Built in 1967, 21 stories high on a hilltop site and containing 130 flats... Burrows Court on Windmill Lane is by far Sneinton's most prominent building. And yet it has stood empty for over a decade, passed through a series of owners' hands, become an eyesore and a thorn in the side of local residents and hosted fires, squatters, urban explorers and even featured in a gruesome murder case.
What's to become of Burrows Court?
The original vision
In the 1960s high rise buildings like Burrows Court were seen as the future of housing - clean modern and efficient buildings surrounded by fresh air and open space, replacing the grim unsanitary slums of our industrial past. Burrows Court must have seemed to some like a shining beacon showing the way to a cleaner, brighter future. It's the same thinking that saw St Anns demolished and replaced with a new estate, and which nearly drove new multi-lane highways through Sneinton and The Park Estate. According to local author Chris Matthews, Nottingham was very nearly Birmingham...
But the plans were never completed, Sneinton survived and Burrows Court now stands in stark contrast to the low rise terraced housing around. The original tower block served for nearly 27 years before undergoing a major refurbishment in 1994/5. Windows were replaced, concrete was repaired and the block was painted white, giving us the Burrows Court that now graces our skyline.
But the writing was on the wall for Burrows Court, and just ten years later, the Council took the decision to get out of the building for good.
Burrows Court on the Sneinton skyline
The Council sell-off
What had gone wrong? Despite the facelift, the block had 54 vacant flats and the Council was facing a bill of £4 million in refurbishments (including an electrical upgrade) - equivalent to £30,000 per flat. It saw these refurbishments as essential if it was bring the block back in to positive use. The Council was also reporting crime, drug dealing and other antisocial behaviour in the area, which it attributed to the 'isolated location' and the design of the block and the surrounding parking structures.
In 2005 the decision was taken to sell the block off to a private developer, and re-house the existing tenants.
A planning brief was set by the Council for any new owner that would require the block to be retained rather than demolished. Some developers saw this as a block to profitability, as the number of new homes that could be built on the site was very limited. The alternative seemed to be to aim for the luxury end of the market, refurbishing the tower and building low rise housing around - perhaps in an attempt to market the project as an extension to Nottingham city centre rather than a piece of Sneinton. With this in mind, the site was sold to a developer, reportedly from Israel, and plans were drawn up for a spanking new development. This was given planning permission in 2010... and then nothing happened.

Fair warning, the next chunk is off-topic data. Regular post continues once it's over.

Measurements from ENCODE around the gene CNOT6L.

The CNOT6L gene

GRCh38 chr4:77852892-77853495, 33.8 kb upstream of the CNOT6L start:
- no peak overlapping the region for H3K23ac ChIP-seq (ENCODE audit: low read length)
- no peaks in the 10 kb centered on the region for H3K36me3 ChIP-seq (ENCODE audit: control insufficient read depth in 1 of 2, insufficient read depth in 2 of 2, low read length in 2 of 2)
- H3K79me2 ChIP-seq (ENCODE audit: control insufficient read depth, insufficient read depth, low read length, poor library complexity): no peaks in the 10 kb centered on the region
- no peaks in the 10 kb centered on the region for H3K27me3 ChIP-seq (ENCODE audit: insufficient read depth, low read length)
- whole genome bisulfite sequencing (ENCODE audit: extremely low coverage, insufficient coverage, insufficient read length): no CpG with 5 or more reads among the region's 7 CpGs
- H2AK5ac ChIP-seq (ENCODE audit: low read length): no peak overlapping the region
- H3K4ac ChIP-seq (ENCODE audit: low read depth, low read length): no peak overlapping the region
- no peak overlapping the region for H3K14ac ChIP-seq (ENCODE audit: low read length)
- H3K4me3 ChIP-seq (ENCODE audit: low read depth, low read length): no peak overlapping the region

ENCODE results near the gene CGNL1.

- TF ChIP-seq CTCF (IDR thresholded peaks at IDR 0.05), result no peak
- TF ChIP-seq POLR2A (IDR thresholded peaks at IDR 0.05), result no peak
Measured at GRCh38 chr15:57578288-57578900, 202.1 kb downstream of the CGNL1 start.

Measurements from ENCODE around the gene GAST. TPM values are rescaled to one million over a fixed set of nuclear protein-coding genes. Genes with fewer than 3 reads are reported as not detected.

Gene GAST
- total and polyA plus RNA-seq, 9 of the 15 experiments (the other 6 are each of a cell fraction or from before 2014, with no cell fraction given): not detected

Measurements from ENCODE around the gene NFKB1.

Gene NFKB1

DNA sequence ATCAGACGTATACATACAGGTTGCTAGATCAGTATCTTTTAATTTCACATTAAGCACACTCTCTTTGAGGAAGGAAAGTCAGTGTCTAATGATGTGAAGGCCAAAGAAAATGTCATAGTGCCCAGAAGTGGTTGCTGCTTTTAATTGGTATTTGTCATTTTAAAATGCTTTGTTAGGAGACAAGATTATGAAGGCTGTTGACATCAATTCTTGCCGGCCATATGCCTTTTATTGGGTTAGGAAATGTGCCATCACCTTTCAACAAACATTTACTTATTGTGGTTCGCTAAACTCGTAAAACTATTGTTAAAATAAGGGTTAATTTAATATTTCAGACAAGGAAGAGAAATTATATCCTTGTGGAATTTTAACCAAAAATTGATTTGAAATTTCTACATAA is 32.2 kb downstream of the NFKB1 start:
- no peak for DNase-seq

2010 plans for an upmarket development. Image via Estate Office Property Consultants
The steady decline of Burrows Court continued at the hands of vandals and squatters, becoming an notorious eyesore with broken windows and several fires. The unfortunate building also featured prominently in the gruesome Kevin Kennedy murder case, when the victim's body (or rather most of it) was found in a shallow grave next to the block.
Burrows Court in 2012. Picture via DerelictPlaces.co.uk
Social/student housing plans
The next attempt to bring Burrows Court back to life was made by a 12 Housing, a developer backed by sporting personalities Carl Froch, Ronnie O'Sullivan, Grant Holt and Rickie Lambert. 12 Housing specialise in student housing, and a new stripped-down planning permission was put in, to upgrade the flats with new windows and wall insulation. Permission was granted in 2013, and the future looked assured after Housing Association Tuntum got involved and HCA (Homes and Communities Agency) government funding of £2.3m appeared to be in the bag. However by 2014, Tuntum was reporting that HCA funding had been withdrawn and it was having to write off all the work it had committed to the project. Once again, Burrows Court was left to rot.
Burrows Court proposals from 2013, via 12 Housing
What's next for Burrows Court?
And now, in 2016, it is reported that a developer called "Landmark Capital Developments" are planning to spend £12m on Burrows Court, to create what the architect describes as "a contemporary residential destination for the city." Demolition and stripping-out activity seems to have stepped up on the site recently, and a planning application was expected in January 2016 but has not yet appeared on the Council's planning portal... so watch this space...
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